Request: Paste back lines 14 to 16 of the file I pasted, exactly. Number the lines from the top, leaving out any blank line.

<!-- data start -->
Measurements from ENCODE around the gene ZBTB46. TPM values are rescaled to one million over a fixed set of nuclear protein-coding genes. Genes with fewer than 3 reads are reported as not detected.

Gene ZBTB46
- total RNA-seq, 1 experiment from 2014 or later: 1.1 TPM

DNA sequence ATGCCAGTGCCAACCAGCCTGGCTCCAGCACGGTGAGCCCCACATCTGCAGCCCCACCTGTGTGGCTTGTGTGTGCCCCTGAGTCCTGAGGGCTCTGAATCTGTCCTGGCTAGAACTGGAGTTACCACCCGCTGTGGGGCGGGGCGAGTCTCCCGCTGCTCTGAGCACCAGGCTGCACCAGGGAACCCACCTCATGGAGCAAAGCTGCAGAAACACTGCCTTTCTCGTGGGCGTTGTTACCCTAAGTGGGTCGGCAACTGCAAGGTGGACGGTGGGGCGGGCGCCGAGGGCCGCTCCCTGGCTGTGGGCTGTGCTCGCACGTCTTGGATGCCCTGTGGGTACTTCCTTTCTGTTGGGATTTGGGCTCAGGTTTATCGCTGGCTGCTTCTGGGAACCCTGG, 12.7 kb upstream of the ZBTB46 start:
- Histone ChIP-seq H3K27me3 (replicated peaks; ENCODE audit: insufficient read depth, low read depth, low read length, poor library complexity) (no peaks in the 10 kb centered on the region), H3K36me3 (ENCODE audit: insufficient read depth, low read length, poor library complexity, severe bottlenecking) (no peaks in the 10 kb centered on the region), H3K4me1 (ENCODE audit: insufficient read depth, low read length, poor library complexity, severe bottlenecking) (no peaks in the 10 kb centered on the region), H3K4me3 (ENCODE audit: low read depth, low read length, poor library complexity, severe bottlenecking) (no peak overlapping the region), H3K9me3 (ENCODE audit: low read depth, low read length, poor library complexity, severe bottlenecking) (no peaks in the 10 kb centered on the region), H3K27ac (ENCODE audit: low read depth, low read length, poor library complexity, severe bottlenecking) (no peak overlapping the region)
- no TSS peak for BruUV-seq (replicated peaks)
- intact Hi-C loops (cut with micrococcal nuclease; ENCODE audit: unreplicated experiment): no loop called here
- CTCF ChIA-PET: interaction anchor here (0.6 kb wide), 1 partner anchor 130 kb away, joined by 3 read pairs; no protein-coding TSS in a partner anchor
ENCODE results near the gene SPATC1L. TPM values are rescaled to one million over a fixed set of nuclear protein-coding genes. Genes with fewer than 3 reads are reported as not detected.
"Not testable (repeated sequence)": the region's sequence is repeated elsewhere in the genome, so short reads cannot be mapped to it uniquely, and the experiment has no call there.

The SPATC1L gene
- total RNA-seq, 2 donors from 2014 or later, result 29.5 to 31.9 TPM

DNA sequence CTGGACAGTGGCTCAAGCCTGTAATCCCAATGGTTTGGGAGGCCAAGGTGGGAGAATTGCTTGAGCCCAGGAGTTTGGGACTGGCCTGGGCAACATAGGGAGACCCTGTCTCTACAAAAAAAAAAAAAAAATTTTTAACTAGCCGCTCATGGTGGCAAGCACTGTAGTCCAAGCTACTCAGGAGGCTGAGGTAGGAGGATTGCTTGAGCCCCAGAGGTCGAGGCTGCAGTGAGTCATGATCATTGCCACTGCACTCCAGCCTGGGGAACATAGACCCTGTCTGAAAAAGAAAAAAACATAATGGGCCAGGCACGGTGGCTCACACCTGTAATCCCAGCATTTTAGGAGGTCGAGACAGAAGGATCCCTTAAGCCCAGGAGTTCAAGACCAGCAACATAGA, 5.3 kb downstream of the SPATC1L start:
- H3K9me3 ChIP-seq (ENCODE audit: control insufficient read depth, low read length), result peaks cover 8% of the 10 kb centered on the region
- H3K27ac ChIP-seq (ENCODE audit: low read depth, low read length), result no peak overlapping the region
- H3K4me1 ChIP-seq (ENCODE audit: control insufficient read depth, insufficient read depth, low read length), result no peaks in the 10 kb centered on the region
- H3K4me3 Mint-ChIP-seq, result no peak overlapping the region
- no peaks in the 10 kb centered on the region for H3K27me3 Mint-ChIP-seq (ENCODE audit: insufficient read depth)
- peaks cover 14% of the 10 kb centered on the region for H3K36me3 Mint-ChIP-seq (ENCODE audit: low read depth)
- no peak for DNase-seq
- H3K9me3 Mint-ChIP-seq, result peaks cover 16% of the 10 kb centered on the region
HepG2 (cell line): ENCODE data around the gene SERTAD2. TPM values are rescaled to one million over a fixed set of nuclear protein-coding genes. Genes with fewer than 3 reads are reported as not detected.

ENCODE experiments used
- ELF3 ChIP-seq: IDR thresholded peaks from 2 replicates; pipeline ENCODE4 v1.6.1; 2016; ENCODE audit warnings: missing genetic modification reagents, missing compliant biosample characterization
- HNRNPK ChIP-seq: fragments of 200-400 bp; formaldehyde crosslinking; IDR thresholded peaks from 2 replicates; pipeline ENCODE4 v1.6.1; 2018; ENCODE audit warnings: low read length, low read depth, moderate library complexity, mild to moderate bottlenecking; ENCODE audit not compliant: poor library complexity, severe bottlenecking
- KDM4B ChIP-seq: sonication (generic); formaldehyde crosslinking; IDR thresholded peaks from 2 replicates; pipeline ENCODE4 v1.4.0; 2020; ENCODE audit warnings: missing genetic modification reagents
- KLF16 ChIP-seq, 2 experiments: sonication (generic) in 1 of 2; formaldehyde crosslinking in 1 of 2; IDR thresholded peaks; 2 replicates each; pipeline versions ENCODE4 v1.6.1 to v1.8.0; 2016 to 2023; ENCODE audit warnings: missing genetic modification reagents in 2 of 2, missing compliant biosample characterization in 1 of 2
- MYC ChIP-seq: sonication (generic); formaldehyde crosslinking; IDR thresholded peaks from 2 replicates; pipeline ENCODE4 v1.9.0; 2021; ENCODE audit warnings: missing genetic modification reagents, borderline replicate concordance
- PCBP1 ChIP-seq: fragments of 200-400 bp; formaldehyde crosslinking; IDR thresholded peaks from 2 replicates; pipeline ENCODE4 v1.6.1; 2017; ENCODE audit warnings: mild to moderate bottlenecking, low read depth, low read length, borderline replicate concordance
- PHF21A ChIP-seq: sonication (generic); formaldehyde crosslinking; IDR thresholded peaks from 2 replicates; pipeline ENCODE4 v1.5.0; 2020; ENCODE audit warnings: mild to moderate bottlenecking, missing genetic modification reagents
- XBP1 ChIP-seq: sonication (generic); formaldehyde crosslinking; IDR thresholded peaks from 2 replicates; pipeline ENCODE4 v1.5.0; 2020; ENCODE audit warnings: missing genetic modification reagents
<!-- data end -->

- H3K9me3 ChIP-seq (ENCODE audit: control insufficient read depth, low read length), result peaks cover 8% of the 10 kb centered on the region
- H3K27ac ChIP-seq (ENCODE audit: low read depth, low read length), result no peak overlapping the region
- H3K4me1 ChIP-seq (ENCODE audit: control insufficient read depth, insufficient read depth, low read length), result no peaks in the 10 kb centered on the region